8-limbed baby undergoes successful 3-stage surgery in India
Surgeons at the Jaypee Hospital in the city of Noida completed a three-stage operation to remove the seven-month-old boy’s extra limbs. The infant, named Karam, suffered from an extremely rare condition called polymelia, which affects one in a million infants.
Polymelia, also known as hydra syndrome, is a birth defect that results in a baby being born with more than the usual number of limbs, and successful surgeries to correct it are rare, according to one of the doctors cited by the Times of India newspaper.
“The embryo starts developing in the uterus into conjoined twins, but one twin degenerates completely because of some genetic change, leaving behind extra limbs,” Dr. Abhishek, one of the hospital’s consultant pediatric surgeons, explained.
The extra limbs were not the child’s only problem, as he also had three testes and small intestines that required surgical treatment. Doctors from various departments have also had to deal with other consequences stemming from the disease, including cardiovascular system problems, a crooked back, and an under-developed leg.
When Karam was just two weeks old, he was brought to Noida’s Jaypee Hospital from war-torn Iraq in critical condition by his father, Sarmad Ahmed, who is a doctor himself. Given all the risks and complexity, it was decided upon to conduct several surgeries.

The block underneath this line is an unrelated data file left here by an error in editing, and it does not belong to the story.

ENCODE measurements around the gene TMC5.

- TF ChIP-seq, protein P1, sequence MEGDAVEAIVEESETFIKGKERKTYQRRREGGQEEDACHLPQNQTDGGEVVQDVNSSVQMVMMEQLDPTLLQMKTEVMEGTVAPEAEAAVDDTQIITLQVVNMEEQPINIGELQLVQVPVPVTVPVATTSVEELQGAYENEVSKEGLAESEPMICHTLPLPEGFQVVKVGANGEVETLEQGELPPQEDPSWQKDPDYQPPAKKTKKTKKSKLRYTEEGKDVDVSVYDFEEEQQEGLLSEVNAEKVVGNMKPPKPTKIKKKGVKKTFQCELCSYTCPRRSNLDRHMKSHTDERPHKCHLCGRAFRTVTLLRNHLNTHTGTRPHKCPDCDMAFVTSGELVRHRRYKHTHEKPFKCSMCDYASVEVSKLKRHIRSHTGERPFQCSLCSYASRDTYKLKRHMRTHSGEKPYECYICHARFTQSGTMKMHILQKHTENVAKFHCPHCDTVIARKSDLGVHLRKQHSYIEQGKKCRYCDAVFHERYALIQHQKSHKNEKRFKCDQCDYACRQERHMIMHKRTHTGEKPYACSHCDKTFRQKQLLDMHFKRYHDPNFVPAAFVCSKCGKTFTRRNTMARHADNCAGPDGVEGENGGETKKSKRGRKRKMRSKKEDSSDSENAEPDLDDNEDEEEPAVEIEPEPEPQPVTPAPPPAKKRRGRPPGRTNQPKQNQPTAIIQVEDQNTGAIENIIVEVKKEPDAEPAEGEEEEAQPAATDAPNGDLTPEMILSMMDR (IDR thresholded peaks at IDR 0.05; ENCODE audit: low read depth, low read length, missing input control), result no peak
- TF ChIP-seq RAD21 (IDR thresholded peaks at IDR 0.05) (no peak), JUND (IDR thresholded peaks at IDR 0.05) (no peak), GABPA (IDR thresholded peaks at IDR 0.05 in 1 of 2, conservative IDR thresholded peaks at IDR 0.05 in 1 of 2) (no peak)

“Our team of experts observed the baby, and after considering the risk factors, it was decided to conduct surgeries in multiple stages,” Dr. Gourav Rathore, a senior consultant at the hospital, said.
The first surgery to remove two limbs protruding from the stomach and the extra small intestine was performed in August.
In December, the second surgery dealt with a diagnosed heart defect and, last week, surgeons removed extra legs during the final operation, which took almost eight hours. The muscles from the removed limbs were used to restore the ones in the child’s under-developed left leg.
“Like any other normal kid, Karam also has two legs now,” said Dr. Rathore.
Although Karem now looks like an ordinary child and his family is set to return to Iraq on Monday, more surgeries are still to come. In six months, he will undergo an operation to treat another heart anomaly called Corrected Transposition of Great Arteries (CGTA).
Karam’s parents never lost hope that their baby could be cured, despite all the risks involved. The operation has set the couple back a hefty sum, reportedly several lakhs, with one lakh equal to 100,000 Indian rupees, or more than $1,500. His 32-year-old father had to take double shifts to cover the cost of providing a future for his first-born.
“We are now hopeful of giving him a normal life like any other child,” said his mother, Gufran, who wants Karam to become an engineer.